You’ve written on the impact of emotion in negotiation. What have you learned about the role of emotion throughout the negotiation process?

When I started as a lawyer, the accepted wisdom was that negotiation ought to exclude emotion and focus on logic and economics. As more and more research has been done on decision-making, we’ve learned that that is poor advice. We are emotional and social creatures, and our emotions influence all our judgments. Neuroscientific studies have shown that our brains’ emotional circuits activate before our centers of logic can process incoming information. Trying to squelch those emotions can impair a negotiator’s ability to reason about the matter in dispute. Instead, often uncovering the root of strong feelings can point the way to resolution.

On the other hand, allowing ourselves to become overly emotional can warp our judgment whether or not these emotions are related to the conflict at hand. For example, anger can make us overconfident. Sadness or guilt can make us too ready to concede. Disgust can irrationally lower the value we place on something. Also, our emotional displays can affect how others see us - intimidating and unpleasant, incompetent, needy, and so on.

You’ve written before about “nibbling” in mediation and how it can affect mediation outcomes. Help us understand that.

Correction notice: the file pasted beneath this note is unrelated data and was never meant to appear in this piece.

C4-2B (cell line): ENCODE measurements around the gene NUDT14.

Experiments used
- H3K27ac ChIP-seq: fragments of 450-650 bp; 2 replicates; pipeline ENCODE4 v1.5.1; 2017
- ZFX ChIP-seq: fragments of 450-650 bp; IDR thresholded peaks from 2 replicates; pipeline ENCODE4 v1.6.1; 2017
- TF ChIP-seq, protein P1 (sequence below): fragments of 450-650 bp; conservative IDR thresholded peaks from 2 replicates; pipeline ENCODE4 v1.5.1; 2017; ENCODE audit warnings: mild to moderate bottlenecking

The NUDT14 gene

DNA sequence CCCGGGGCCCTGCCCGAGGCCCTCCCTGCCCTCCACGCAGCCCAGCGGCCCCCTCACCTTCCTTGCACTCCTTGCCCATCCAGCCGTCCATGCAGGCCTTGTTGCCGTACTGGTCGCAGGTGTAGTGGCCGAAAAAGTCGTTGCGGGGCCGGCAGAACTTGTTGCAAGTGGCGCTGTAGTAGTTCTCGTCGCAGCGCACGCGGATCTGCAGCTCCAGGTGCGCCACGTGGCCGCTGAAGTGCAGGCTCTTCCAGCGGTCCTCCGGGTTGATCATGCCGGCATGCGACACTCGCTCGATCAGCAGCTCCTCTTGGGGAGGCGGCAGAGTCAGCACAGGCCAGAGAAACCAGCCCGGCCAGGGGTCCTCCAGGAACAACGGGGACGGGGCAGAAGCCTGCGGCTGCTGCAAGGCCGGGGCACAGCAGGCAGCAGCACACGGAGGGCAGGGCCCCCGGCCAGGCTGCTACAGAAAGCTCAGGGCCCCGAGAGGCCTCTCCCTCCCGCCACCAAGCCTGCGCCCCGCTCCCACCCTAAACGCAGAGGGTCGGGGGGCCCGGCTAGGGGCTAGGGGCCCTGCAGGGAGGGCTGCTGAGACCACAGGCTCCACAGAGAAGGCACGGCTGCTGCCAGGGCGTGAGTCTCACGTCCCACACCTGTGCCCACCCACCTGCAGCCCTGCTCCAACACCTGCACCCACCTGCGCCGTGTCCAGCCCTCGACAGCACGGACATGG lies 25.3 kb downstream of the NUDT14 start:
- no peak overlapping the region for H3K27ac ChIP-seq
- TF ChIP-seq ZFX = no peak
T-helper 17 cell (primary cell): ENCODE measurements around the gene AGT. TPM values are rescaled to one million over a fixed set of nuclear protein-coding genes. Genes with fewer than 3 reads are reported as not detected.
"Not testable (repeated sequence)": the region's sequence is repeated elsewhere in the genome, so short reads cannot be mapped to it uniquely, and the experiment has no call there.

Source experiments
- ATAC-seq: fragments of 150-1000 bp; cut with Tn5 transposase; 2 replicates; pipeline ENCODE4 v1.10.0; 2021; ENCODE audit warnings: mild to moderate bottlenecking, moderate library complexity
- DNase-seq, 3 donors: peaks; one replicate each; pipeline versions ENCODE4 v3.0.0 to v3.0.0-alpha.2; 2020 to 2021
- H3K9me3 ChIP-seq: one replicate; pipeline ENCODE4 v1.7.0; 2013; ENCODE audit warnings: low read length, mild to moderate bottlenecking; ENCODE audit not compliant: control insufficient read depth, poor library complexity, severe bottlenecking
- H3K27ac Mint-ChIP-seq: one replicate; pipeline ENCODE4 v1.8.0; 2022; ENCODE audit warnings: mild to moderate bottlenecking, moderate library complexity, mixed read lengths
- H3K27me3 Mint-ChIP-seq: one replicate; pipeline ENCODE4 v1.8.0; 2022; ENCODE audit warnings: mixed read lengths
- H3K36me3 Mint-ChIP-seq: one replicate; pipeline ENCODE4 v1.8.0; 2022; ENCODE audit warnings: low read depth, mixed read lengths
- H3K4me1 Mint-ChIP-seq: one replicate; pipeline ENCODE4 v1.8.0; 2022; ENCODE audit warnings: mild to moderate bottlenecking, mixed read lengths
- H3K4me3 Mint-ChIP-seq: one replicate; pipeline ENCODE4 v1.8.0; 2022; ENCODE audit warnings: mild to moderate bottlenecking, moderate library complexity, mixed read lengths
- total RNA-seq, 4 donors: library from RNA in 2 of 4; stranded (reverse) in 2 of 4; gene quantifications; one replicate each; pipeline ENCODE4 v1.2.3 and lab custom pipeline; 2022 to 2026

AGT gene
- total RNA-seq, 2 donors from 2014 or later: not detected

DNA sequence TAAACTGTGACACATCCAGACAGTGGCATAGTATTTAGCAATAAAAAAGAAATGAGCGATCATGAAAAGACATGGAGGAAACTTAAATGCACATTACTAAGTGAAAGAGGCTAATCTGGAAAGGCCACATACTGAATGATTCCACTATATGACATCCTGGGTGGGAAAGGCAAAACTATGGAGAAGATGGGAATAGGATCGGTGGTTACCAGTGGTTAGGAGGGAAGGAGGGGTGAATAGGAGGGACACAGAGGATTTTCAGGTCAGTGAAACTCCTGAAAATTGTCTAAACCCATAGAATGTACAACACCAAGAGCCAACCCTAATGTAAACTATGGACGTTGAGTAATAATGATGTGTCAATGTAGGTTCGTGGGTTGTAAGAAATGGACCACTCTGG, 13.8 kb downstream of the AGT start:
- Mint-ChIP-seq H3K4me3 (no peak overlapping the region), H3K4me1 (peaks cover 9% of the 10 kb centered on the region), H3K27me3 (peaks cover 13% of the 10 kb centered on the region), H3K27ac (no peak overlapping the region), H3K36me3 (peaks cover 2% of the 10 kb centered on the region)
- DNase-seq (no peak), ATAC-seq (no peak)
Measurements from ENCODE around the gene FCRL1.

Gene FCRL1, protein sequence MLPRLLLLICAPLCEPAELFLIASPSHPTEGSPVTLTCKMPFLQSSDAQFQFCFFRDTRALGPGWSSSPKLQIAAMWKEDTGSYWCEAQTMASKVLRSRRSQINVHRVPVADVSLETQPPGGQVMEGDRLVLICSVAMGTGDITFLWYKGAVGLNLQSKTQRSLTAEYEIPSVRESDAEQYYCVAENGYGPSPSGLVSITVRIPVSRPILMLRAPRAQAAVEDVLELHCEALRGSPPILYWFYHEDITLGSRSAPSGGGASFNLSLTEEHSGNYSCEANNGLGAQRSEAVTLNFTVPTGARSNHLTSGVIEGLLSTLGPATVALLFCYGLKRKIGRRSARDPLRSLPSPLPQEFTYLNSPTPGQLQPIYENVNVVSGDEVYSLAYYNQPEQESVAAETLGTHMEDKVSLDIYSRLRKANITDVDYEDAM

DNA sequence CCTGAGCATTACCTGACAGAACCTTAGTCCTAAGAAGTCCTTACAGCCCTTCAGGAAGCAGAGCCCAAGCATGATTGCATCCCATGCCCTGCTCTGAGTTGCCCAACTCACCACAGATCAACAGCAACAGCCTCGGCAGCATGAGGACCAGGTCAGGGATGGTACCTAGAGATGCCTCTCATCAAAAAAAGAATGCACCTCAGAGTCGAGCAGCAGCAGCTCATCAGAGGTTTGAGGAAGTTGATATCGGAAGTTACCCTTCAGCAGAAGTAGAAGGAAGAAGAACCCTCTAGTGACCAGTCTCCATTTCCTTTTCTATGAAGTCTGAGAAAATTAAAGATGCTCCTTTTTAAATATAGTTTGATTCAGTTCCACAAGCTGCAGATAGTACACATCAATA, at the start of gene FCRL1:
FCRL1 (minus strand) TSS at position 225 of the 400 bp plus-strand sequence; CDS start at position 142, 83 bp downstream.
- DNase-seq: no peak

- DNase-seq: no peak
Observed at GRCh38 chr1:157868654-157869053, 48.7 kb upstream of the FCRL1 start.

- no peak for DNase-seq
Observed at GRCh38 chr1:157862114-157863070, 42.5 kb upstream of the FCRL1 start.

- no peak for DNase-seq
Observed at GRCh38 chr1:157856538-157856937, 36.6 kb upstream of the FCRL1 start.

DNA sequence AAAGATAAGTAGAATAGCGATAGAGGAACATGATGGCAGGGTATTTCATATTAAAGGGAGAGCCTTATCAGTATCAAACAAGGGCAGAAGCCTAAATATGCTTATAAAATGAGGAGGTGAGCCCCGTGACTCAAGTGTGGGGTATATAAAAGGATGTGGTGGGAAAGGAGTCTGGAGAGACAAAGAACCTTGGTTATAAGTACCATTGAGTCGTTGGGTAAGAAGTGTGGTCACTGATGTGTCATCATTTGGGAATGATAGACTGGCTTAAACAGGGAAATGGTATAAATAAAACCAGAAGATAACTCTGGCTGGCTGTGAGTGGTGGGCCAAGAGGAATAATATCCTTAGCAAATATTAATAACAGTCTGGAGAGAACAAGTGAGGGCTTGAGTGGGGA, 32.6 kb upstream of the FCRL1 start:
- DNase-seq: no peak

“Nibbling” is a negotiating technique whereby after the deal is done, a party adds another relatively small demand that he “must” have or the deal is off. It often leaves those unprepared for it upset, because in our culture “a deal is a deal.” We feel betrayed. In other cultures, the contract is seen as flexible, and there’s no fuss.

Remember, the nibbler is counting on you to fall into the “sunk cost fallacy,” so that you’ll give in. That’s the idea - think of a poker game - that you have so much invested in the pot already that you have to stay in and see the cards instead of folding even when folding may make sense. The work you put into the deal being nibbled is done and gone. Don’t think about it. Ask yourself if the new deal makes sense. If not, call their bluff, but give the nibbler a little time to retract the demand, to “talk sense to her client.” Or a better way, both because it saves face and because it can turn a minus into a plus, is to prepare ahead of time. Think what extra nibbles must I have in return, before the new deal is done? Not only do I have whatever I nibbled back, I’ve won respect because I played the game well and didn’t lose my cool.

You’ve been very successful at settling appellate cases. How are those different from cases still pending trial?

Well, typically a win generally means no more than a chance to go to trial and do it all over again. Appellants have a heightened sense of risk because they lost at trial, while the respondent may be overconfident because he or she prevailed below. If the law is unsettled on a material point, both sides are at risk - and the mediator can explore that risk in helping both sides work toward settlement. But the key point is that the disruption and opportunity cost associated with litigation has already been mounting for some years, and will continue to do so. So one of the things to work with is the “litigation fatigue” that’s already present. That, plus the chance of winning the right to a new trial and losing that trial anyway, will often convince people it’s time to come to an agreement.

Thank you for your time, Scott.

You’re welcome, it was great being able to talk.

by Zach Ulrich & Scott Van Soye